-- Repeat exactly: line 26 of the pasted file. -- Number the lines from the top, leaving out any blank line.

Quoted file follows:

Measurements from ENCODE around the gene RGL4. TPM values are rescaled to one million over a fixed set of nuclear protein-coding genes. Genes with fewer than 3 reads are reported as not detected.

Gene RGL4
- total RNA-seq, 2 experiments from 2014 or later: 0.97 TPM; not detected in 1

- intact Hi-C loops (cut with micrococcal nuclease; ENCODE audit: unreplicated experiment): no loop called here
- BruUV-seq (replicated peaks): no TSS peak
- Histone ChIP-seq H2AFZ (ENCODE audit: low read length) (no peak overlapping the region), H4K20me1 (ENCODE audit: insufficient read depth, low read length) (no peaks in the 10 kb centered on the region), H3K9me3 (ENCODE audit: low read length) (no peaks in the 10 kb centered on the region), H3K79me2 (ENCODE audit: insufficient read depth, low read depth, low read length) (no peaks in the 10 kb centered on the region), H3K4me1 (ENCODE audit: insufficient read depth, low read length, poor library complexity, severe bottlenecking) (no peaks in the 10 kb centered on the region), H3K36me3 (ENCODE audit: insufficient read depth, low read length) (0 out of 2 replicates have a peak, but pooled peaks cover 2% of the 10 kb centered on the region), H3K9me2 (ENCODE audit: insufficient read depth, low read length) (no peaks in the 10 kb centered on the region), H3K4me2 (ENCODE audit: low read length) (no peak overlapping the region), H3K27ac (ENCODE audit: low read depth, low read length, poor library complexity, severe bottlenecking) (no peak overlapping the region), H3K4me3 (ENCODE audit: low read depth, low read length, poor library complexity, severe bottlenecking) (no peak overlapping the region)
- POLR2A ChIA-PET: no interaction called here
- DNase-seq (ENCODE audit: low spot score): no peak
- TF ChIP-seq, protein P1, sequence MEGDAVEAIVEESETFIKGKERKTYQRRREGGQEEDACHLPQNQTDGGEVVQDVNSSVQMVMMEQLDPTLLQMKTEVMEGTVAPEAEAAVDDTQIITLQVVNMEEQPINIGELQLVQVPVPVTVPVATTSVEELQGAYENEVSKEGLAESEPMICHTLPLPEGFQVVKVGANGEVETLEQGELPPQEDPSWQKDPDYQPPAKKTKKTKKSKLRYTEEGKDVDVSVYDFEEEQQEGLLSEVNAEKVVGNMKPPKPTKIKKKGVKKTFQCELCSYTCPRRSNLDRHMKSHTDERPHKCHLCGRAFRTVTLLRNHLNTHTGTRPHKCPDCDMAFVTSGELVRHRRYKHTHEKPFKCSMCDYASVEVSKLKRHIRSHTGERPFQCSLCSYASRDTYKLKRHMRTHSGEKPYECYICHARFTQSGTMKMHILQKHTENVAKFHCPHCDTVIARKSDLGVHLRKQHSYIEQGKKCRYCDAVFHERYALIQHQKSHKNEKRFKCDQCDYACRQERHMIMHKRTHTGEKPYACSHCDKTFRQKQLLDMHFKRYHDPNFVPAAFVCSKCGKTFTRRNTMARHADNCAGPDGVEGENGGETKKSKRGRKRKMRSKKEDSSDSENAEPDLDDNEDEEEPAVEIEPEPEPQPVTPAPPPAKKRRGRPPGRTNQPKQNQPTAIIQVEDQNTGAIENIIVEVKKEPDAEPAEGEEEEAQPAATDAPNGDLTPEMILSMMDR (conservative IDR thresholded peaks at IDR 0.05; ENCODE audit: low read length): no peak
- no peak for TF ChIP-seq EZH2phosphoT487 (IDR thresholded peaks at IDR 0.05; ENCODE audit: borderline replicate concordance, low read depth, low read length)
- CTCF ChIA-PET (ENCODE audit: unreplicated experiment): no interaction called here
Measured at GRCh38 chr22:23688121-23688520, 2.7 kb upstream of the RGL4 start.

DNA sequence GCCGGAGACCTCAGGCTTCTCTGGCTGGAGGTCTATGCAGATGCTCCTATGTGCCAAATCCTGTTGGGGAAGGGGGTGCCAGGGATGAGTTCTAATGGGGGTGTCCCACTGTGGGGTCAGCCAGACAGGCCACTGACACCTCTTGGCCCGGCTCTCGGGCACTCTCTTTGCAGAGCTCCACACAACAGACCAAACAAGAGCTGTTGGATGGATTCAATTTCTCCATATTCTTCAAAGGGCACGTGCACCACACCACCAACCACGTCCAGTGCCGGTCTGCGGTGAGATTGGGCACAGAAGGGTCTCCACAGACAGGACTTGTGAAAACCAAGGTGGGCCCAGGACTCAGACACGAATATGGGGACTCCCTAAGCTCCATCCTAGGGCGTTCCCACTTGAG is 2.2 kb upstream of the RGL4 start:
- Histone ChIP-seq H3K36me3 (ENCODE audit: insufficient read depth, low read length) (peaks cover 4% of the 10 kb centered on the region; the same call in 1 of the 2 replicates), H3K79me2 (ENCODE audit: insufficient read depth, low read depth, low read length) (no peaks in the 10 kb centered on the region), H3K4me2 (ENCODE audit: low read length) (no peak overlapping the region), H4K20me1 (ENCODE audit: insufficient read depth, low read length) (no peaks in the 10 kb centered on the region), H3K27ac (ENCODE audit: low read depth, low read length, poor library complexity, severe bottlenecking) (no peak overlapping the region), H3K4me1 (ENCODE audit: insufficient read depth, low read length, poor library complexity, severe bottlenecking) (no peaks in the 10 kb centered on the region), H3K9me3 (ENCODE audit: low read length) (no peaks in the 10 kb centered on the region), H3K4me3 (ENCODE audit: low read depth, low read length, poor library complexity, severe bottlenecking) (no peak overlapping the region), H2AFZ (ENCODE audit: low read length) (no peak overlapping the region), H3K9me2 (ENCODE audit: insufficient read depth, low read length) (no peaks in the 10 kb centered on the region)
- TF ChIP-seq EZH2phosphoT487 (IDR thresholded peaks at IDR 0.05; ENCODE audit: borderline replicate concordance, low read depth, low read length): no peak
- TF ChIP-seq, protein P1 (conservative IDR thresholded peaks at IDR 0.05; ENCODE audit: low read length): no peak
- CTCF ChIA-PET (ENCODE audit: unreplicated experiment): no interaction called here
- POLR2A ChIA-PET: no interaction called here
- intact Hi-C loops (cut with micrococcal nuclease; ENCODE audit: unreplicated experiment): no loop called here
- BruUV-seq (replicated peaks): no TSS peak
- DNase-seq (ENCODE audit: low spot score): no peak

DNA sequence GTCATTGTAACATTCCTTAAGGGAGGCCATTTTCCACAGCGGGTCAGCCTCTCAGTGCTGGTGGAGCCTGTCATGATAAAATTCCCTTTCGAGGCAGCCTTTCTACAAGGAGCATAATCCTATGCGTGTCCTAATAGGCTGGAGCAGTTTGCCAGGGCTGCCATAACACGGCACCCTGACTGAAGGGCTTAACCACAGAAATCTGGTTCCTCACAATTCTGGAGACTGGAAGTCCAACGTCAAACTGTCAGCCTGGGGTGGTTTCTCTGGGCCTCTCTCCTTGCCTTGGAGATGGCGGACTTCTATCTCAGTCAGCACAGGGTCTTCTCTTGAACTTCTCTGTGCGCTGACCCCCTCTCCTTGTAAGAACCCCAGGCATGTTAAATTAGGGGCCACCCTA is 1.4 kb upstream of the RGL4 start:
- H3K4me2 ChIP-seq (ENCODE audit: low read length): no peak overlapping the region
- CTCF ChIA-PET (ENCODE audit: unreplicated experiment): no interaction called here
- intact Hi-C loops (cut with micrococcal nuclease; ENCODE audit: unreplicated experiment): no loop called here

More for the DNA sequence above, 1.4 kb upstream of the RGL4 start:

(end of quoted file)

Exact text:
More for the DNA sequence above, 1.4 kb upstream of the RGL4 start: